Doug Bracewell was part of a seam attack that huffed and puffed but failed to break down India in Hyderabad and, unfortunately, it's unlikely to get any easier in Bangalore.

After inspecting the pitch at M Chinnaswamy Stadium for the first time yesterday there appeared to be good news for the New Zealand seam attack.

With clouds in the sky and grass on the wicket, there was some hope seam - an area in which New Zealand can match the hosts - could play a greater part in the second test starting tomorrow.

But like in Hyderabad, where India romped to victory by an innings and 115 runs, spin is likely to come to the fore early and should remain the focus throughout, news some struggling Kiwi batsmen did not want to hear.

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Having toiled away for much of the first two days on a lifeless track at Rajiv Gandhi Stadium, the initial conditions in Bangalore were a boost for Bracewell, but he believed that would be far from the case come tomorrow.

"I've looked at the wicket and there looks to be a bit on grass on it at the moment, but I'd say they would definitely shave it off," he said.

"Talking to the other guys that have played here a bit, apparently this is quite similar to [Hyderabad's] wicket and takes a bit of turn."

If expected alterations do take place to suit the home side's spin attack, there is one thing not even the BCCI can turn in its team's favour.

If the forecast is to be believed, the cloud cover should continue late in the week. That would aid the prospects of a bowling attack that likes to swing the ball, in particular Trent Boult who successfully moved the ball to remove Sachin Tendulkar last week.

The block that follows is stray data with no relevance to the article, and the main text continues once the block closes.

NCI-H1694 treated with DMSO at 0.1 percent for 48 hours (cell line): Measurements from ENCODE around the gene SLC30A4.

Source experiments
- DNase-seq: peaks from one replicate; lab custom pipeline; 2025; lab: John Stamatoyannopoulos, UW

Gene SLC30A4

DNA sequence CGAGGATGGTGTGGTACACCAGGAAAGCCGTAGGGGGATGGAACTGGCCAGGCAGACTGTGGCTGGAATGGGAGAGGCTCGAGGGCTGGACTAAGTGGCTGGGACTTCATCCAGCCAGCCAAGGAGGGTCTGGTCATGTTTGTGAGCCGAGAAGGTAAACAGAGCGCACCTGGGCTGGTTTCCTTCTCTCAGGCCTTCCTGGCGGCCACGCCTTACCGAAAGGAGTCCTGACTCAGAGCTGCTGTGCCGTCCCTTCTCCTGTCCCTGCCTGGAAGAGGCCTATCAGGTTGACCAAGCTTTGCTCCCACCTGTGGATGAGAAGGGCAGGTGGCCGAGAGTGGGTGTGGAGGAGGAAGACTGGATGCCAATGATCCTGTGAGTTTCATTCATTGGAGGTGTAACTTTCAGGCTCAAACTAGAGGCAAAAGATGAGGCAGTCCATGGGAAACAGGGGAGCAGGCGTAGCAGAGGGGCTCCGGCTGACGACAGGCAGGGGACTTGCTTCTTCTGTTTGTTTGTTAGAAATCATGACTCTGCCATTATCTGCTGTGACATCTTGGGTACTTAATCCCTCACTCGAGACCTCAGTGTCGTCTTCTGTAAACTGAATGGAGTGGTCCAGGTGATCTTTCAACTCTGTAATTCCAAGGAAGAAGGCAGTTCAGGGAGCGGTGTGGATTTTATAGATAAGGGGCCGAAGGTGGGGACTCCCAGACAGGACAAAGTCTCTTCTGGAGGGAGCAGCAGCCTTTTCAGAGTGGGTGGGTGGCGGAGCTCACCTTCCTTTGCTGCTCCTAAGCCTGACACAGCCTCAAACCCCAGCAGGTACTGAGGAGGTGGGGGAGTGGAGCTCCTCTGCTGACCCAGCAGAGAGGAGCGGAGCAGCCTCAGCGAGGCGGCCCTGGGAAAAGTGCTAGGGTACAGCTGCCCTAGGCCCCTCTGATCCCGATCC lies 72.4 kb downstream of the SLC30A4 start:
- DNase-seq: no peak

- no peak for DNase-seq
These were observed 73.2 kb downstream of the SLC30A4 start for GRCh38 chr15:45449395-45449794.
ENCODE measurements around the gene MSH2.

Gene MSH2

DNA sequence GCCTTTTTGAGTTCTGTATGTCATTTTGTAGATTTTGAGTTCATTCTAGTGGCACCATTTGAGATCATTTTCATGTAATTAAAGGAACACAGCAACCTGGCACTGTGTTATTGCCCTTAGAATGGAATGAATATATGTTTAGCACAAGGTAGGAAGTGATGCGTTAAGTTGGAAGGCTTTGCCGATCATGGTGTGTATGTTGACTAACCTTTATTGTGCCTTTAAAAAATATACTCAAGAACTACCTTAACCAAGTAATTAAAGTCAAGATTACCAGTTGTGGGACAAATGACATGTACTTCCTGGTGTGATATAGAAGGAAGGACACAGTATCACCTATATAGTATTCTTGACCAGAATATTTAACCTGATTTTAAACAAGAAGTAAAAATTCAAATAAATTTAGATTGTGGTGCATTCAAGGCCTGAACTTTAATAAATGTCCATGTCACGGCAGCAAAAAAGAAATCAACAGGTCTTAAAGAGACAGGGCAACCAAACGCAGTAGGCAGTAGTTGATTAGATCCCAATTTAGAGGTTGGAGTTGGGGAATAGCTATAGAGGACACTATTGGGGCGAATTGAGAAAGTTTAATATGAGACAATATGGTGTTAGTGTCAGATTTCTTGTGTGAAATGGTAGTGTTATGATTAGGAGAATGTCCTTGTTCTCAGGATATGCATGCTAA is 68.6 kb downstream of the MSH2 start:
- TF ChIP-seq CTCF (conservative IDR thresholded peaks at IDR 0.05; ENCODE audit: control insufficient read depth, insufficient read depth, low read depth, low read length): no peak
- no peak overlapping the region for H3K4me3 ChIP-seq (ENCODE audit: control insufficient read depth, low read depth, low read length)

"This overcast weather is also helping us and if it stays like this it might work into our favour a little bit," Bracewell said.

Hyderabad offered much of the same to begin with but the sun came out and further dried an already low and slow wicket.

That saw spin become a determining factor and exposed batsmen who are unaccustomed to facing the likes of Ravi Ashwin and Pragyan Ojha.

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"Obviously we don't face as much spin back home as we do when we come to the sub-continent," said Bracewell.

The batsmen had work against spin bowling in the nets yesterday. Dan Vettori and Ronnie Hira, early arrivals for the two-match Twenty20 series, took turns at trying to acclimatise their team-mates to the barrage of slow bowling they are expected to face.

Vettori's appearance set tongues wagging about the possibility of his inclusion against India, but he is still rehabbing the groin injury which kept him out of this test.

Despite being unable to help on the park, Bracewell said Vettori can play his part off the field, considering he plays in Bangalore for six weeks of the year with Royal Challengers in the IPL.